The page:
Saturday, July 13, 2013

Prepare Children for a Bright Future by Teaching About Money

Being a parent requires you to teach your kids to be responsible. One thing that is often overlooked is teaching kids about money. Many parents make their finances into a secret thing rather than involving the whole family in the conversation. This can lead to a generation of children who have no clue what it means to have and use money wisely. Instead of avoiding money conversations with children, it's important for parents to make sure their kids understand money and the way credit works. Parents should even talk to kids about how to monitor credit scores so that they can track their own financial health in the future.
Introduce Money Early
In order to teach kids about money, you need to get money into their hands. Money should not be looked at as an abstract concept. Rather, parents should be sure to show kids exactly how to use it. This includes giving them an allowance, having them pay for some of their own needs, and showing them how to save. It's essential to set up a savings account for a child as soon as feasibly possible. Make a habit out of going to the bank and depositing money. Sit down with your kids and discuss how much money they have and what they plan to do with it. This practice shows them that money is a powerful thing and that you trust them to make their own decisions with it.
Teaching kids about money is a long process that needs to be a full experience. Don't just hand them some money and tell them to go shop. Model the idea of shopping by taking them with you. Simply by taking a child grocery shopping, you are teaching about adult life and what it means to be responsible with money. You should also teach kids about credit at an early age. Since credit cards and debt are such big factors in the financial lives of most people, the sooner someone is exposed, the better they should be able to handle it in the future.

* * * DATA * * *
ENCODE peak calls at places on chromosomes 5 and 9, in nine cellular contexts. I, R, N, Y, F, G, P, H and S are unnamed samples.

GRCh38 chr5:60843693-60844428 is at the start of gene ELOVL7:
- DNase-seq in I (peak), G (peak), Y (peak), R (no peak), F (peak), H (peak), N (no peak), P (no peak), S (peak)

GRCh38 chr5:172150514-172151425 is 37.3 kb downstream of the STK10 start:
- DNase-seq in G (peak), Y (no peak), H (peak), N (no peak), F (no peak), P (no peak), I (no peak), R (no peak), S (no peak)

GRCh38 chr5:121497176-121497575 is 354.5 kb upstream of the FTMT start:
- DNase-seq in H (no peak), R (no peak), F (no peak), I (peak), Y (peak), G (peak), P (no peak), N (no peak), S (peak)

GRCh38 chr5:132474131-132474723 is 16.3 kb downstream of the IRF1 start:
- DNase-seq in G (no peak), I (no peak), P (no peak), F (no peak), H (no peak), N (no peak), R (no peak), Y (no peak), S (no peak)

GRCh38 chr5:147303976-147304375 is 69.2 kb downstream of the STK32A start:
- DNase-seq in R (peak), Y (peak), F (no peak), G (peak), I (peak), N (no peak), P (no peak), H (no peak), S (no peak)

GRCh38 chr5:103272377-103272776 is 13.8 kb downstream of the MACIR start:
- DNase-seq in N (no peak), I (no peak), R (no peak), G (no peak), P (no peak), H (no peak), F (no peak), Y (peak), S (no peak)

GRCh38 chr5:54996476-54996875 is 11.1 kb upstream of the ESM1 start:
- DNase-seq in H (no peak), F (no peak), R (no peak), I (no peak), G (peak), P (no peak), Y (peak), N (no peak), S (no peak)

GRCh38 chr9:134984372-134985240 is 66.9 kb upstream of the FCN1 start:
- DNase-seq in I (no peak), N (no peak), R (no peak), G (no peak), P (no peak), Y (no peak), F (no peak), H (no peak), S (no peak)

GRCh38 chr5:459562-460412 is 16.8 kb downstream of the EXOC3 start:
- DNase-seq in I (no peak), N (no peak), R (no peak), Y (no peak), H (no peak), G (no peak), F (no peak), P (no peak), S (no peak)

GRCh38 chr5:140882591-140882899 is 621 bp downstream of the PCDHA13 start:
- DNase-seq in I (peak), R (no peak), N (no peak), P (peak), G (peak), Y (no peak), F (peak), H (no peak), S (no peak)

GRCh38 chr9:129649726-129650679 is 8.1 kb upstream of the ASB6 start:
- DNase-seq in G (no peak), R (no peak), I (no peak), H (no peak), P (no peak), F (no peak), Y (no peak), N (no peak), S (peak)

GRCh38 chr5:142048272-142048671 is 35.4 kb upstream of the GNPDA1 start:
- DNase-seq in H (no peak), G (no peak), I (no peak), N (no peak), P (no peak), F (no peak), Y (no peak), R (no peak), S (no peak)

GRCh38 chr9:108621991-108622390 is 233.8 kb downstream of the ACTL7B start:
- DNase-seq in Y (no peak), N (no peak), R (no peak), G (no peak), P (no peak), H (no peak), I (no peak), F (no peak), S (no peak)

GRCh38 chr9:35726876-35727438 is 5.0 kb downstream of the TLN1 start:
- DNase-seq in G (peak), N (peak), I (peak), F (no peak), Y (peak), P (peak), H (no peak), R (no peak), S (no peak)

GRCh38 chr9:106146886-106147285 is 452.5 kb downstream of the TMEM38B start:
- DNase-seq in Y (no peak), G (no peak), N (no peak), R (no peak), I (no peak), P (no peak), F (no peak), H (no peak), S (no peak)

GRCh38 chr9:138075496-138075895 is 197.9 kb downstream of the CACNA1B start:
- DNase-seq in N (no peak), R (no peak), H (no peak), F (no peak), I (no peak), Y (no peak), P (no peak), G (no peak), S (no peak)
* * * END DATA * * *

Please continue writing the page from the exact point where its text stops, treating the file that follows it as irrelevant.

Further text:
Encourage Kids to Save Money
One of the best ways to teach kids about money is to set an example. If you are always suffering under mountains of debt, then surely they will do the same when they are older. Rather than spending everything you have on the nicest things, explain the importance of saving for the future. Share your savings routine with your children. For example, you could follow the ten percent savings rule. By putting away ten percent of your earnings into a special account, you can show the importance of planning for the future. Have your kids do the same thing. Offer them a small allowance until they are old enough to get a job and start earning their own income. Teach them to set aside ten percent of their allowance each week into a special savings account that you have set up for them. Every few months, show them how much money they have saved up and explain why this is important. You can also encourage them to save up for something they really want, but make sure this is in addition to the ten percent set aside. Teaching kids about money needs to be a constant fixture in your household. It's not something you can just talk about once and expect them to do. It's an ongoing learning process that is only truly accomplished through routine practice.
Explain the Importance of Credit and Credit Monitoring
With so many people in debt these days, it should be no surprise that many of these financial habits were learned behaviors from their parents. Too many people believe that credit is just a means to get things now and pay for them later. This idea leads to much irresponsible spending. Parents need to stress how much debt is too much, and they need to set the example through their own spending habits. The best way to teach kids about money is to keep them involved and have them model the spending habits themselves. Giving kids access to credit cards when they are mature enough to handle them can help them understand exactly what credit is.
Don't end the conversation about credit with how to handle a credit card. Teaching kids about money needs to be a thorough lesson that involves a discussion of credit monitoring and an explanation of how to get your credit reports. It's important for kids to understand that being responsible with money takes time and effort, and it's a lifestyle decision. If you share a credit report with them and explain the good and bad things on your credit report, they can make better decisions for themselves in the future.
All parents know that it's their job to teach their kids about many things in life. Unfortunately, not all parents understand how important money is in this equation. By teaching your kids about money from an early age, you can make sure they will be responsible with money when they are adults. These lessons about money benefit everyone involved, and reduce the possibility that you will have to help bail them out of money trouble in the future. Teaching kids about money needs to be a thorough process that involves frequent discussions, modeled behaviors, and lots of hands-on practice.

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